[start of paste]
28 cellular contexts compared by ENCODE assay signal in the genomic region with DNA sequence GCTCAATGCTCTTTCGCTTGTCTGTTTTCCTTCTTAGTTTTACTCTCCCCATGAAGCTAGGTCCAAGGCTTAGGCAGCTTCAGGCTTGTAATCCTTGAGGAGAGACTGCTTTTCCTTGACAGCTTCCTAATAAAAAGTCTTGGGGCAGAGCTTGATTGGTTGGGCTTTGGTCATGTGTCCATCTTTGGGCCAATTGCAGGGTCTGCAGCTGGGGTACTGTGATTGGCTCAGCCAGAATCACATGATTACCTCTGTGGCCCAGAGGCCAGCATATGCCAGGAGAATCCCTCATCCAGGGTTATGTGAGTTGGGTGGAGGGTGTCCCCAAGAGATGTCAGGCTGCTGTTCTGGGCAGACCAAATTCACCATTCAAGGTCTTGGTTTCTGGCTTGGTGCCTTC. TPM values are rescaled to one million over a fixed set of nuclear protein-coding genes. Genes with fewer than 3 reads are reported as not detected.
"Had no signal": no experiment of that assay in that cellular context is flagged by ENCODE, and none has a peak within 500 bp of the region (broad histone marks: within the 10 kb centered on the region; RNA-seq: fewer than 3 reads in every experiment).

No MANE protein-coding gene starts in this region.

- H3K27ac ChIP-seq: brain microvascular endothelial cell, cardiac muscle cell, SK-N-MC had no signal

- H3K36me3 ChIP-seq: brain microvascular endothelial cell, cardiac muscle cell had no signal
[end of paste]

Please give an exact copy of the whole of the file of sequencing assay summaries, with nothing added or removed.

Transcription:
28 cellular contexts compared by ENCODE assay signal in the genomic region with DNA sequence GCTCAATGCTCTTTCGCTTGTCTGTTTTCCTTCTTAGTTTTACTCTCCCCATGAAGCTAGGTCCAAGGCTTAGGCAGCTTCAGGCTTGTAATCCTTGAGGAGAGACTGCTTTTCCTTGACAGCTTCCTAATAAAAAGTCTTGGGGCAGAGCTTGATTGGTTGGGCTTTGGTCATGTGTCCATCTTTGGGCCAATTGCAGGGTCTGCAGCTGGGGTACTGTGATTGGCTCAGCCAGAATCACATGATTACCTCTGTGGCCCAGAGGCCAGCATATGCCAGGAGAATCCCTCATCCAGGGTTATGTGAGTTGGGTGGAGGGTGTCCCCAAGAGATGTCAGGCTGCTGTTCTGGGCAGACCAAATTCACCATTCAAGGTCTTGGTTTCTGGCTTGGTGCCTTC. TPM values are rescaled to one million over a fixed set of nuclear protein-coding genes. Genes with fewer than 3 reads are reported as not detected.
"Had no signal": no experiment of that assay in that cellular context is flagged by ENCODE, and none has a peak within 500 bp of the region (broad histone marks: within the 10 kb centered on the region; RNA-seq: fewer than 3 reads in every experiment).

No MANE protein-coding gene starts in this region.

- H3K27ac ChIP-seq: brain microvascular endothelial cell, cardiac muscle cell, SK-N-MC had no signal

- H3K36me3 ChIP-seq: brain microvascular endothelial cell, cardiac muscle cell had no signal